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Declaration shortcuts

danp129
Expert 100+
P: 321
I've been doing this for a long time in vb6 but don't see other's using it much...

Dim a! ' same as Dim a as Short
Dim b@ ' same as Dim b as Currency
Dim c# ' same as Dim c as Double
Dim d$ ' same as Dim d as String
Dim e% ' same as Dim e as Integer
Dim f& ' same as Dim f as Long
May 8 '07 #1
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4 Replies


vijaydiwakar
100+
P: 579
I've been doing this for a long time in vb6 but don't see other's using it much...

Dim a! ' same as Dim a as Short
Dim b@ ' same as Dim b as Currency
Dim c# ' same as Dim c as Double
Dim d$ ' same as Dim d as String
Dim e% ' same as Dim e as Integer
Dim f& ' same as Dim f as Long
No dear
this is a hidden aspect so every body don't know it
but I'm using it always
May 8 '07 #2

Expert 5K+
P: 8,434
The type declaration characters are simply the old way of declaring data types. As far as I know, the only advantage of the newer way (As Long, etc) is that they are much more straightforward to read.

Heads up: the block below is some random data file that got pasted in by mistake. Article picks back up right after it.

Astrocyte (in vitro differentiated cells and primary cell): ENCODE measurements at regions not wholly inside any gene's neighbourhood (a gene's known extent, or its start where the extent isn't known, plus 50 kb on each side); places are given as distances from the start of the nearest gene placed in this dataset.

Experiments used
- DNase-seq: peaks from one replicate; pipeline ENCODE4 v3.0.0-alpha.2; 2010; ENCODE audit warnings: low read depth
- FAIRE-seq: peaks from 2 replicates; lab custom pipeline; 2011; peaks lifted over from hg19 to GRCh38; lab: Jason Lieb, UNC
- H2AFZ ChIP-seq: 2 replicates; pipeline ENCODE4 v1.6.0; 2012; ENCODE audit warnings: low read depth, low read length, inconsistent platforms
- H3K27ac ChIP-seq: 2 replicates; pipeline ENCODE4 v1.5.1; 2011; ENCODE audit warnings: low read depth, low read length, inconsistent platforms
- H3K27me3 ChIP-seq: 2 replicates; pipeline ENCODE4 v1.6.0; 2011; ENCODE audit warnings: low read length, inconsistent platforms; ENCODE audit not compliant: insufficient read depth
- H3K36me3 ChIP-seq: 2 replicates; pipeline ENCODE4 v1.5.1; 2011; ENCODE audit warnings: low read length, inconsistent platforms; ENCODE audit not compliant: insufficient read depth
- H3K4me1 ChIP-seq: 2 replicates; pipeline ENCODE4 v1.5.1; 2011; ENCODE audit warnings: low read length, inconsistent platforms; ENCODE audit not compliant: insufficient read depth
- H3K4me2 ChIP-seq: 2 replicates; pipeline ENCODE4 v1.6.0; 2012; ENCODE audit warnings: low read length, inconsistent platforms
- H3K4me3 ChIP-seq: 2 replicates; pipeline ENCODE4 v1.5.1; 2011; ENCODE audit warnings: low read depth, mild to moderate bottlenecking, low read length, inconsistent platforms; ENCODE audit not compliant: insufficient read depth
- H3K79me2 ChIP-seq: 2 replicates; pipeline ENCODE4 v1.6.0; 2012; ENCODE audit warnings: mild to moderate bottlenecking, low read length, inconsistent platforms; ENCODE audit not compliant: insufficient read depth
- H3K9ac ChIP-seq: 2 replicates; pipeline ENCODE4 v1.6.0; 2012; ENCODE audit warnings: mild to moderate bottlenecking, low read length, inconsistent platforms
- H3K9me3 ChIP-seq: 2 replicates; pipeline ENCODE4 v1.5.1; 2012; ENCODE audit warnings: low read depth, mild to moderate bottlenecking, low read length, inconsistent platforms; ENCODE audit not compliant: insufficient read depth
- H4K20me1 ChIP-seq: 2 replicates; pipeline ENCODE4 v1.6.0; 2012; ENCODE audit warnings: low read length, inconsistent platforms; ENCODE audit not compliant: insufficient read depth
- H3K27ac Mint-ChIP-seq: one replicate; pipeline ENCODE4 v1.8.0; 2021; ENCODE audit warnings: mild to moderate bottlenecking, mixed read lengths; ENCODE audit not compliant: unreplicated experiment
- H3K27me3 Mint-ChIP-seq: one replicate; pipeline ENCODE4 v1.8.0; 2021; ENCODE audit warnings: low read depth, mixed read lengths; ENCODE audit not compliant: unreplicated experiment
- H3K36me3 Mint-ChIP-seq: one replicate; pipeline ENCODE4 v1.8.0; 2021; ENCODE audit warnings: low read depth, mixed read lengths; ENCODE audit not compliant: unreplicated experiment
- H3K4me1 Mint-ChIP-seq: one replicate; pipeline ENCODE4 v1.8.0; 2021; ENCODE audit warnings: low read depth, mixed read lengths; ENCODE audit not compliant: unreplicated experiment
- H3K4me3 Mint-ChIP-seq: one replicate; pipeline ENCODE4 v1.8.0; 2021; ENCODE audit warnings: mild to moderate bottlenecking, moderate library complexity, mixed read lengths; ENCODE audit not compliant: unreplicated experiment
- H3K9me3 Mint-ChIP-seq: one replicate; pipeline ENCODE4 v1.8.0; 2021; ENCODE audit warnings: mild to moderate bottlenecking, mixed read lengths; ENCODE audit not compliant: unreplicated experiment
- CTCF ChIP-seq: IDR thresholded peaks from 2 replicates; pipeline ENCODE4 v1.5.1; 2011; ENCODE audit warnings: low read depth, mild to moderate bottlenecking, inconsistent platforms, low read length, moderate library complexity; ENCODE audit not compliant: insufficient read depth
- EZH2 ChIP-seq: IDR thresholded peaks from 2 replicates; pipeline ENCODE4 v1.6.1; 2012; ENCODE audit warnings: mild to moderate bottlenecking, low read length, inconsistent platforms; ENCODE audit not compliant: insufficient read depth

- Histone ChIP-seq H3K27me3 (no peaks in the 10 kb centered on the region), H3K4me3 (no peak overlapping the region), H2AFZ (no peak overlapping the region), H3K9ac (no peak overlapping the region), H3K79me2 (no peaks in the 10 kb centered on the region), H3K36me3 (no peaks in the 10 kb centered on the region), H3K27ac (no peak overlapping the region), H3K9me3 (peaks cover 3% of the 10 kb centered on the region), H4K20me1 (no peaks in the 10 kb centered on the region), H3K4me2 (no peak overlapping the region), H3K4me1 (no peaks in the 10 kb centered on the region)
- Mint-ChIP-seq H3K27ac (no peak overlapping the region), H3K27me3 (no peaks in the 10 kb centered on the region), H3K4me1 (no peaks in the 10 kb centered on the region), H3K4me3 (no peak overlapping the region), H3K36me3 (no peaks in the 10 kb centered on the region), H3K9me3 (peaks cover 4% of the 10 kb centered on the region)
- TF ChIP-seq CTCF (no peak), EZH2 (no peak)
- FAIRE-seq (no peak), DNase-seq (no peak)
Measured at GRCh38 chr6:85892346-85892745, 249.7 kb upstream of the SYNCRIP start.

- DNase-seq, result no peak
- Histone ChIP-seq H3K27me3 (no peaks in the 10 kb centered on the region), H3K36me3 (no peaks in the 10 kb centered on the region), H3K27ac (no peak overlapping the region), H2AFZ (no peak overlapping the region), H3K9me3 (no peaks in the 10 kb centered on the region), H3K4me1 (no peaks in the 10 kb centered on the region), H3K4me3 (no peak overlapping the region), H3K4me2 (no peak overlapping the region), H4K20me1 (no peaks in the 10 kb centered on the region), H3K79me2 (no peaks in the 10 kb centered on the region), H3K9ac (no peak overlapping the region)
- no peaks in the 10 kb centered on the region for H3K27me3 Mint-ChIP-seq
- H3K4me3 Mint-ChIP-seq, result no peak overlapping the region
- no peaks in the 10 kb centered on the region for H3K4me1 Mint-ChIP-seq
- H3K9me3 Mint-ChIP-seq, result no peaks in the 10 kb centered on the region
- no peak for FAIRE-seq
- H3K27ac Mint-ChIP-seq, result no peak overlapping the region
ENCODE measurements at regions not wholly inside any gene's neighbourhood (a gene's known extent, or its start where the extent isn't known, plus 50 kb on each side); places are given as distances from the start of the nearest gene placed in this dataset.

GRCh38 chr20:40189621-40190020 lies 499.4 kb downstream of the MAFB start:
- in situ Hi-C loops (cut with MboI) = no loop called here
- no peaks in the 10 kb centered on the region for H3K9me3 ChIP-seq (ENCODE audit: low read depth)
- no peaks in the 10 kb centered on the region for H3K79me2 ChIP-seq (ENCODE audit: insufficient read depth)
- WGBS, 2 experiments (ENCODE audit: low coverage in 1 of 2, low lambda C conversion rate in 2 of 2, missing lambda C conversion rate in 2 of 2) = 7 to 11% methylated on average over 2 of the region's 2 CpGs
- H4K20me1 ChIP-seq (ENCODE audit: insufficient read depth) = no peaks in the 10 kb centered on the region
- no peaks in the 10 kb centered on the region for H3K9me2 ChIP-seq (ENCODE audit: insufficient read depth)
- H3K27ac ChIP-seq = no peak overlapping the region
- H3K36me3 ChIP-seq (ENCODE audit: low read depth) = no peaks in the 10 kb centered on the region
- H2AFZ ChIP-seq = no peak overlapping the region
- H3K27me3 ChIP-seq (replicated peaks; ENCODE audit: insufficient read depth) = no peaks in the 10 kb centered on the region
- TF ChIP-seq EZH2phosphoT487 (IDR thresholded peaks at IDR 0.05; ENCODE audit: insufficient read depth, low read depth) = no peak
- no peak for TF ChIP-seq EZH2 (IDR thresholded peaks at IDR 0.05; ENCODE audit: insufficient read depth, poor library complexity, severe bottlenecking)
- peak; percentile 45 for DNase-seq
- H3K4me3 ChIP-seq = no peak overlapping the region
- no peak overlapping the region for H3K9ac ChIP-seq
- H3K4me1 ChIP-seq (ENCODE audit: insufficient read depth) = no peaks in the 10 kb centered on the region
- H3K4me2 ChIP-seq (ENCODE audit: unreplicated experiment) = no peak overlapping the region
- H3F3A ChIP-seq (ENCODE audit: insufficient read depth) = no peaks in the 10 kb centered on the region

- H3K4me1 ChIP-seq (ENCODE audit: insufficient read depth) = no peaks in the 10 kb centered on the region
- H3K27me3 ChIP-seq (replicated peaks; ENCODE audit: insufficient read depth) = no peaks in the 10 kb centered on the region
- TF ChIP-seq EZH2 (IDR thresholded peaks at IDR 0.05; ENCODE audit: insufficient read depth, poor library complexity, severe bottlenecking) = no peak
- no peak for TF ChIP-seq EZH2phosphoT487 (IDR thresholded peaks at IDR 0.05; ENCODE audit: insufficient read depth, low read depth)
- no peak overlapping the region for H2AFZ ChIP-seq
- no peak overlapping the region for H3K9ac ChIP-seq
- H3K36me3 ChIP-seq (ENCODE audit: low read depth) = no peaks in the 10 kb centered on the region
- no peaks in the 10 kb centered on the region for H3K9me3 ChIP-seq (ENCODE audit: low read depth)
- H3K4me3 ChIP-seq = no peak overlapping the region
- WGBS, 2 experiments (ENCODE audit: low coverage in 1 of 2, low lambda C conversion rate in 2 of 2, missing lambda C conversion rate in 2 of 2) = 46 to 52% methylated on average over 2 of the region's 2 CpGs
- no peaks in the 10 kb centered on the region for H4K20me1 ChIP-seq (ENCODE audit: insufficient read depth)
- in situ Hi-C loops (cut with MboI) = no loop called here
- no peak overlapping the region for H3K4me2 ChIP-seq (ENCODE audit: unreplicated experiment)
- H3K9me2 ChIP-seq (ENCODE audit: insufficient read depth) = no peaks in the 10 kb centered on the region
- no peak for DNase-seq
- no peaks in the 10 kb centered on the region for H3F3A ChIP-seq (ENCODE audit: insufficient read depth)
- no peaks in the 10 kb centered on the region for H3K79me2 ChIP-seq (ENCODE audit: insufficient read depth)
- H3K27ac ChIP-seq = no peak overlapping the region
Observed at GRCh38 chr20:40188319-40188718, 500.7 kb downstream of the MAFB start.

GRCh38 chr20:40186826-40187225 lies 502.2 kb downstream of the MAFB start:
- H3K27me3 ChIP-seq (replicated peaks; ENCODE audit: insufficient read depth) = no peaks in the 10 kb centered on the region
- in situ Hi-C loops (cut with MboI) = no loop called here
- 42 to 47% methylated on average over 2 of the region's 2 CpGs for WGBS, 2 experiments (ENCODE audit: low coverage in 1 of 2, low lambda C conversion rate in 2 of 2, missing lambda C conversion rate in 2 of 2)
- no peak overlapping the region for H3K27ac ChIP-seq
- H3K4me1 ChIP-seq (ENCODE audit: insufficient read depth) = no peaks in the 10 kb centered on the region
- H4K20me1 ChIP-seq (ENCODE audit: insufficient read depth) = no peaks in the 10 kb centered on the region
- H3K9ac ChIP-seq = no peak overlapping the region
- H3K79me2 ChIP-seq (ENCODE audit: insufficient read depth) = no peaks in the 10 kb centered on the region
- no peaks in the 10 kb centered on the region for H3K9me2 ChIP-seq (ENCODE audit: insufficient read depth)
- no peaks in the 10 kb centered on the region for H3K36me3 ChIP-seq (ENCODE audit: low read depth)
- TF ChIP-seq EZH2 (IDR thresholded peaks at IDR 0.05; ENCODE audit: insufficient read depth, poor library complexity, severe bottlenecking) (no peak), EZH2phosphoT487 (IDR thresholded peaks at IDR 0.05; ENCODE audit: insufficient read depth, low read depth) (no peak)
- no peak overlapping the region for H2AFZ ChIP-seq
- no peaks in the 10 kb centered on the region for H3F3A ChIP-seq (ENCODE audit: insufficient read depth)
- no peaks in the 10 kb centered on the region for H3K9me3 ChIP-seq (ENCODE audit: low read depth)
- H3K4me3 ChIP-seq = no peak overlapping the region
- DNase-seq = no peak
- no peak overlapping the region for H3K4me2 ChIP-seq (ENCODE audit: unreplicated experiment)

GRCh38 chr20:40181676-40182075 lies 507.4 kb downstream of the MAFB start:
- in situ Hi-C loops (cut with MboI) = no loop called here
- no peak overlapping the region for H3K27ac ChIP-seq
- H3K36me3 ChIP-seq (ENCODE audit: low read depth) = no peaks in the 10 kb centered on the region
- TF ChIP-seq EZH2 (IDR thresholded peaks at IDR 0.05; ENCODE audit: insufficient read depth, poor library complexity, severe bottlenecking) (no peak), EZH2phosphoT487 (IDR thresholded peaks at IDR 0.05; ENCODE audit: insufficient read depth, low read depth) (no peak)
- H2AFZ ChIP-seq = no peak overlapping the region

I used these type characters in various versions of Basic for many years, but I can't remember most of them now (thanks for the handy reference). But there's much less chance of forgetting what "As String" means. Plus, I think that some new types such as Object, Variant and perhaps others, do not have a type declaraction character. Not too surprising, since they're only supported for backward compatibility.

It's a personal choice how you prefer to code, of course, but I would recommend using the newer method, so that others can read your code.

Oh, and by the way, VB6 doesn't have a Short data type. That would be Single.
May 8 '07 #3

danp129
Expert 100+
P: 321
The type declaration characters are simply the old way of declaring data types. As far as I know, the only advantage of the newer way (As Long, etc) is that they are much more straightforward to read.

I used these type characters in various versions of Basic for many years, but I can't remember most of them now (thanks for the handy reference). But there's much less chance of forgetting what "As String" means. Plus, I think that some new types such as Object, Variant and perhaps others, do not have a type declaraction character. Not too surprising, since they're only supported for backward compatibility.

It's a personal choice how you prefer to code, of course, but I would recommend using the newer method, so that others can read your code.

Oh, and by the way, VB6 doesn't have a Short data type. That would be Single.
Oops dunno why I typed short :P
May 8 '07 #4

Expert 5K+
P: 8,434
Oops dunno why I typed short :P
Been dabbling in other languages, have we? Traitor... ;)
May 8 '07 #5

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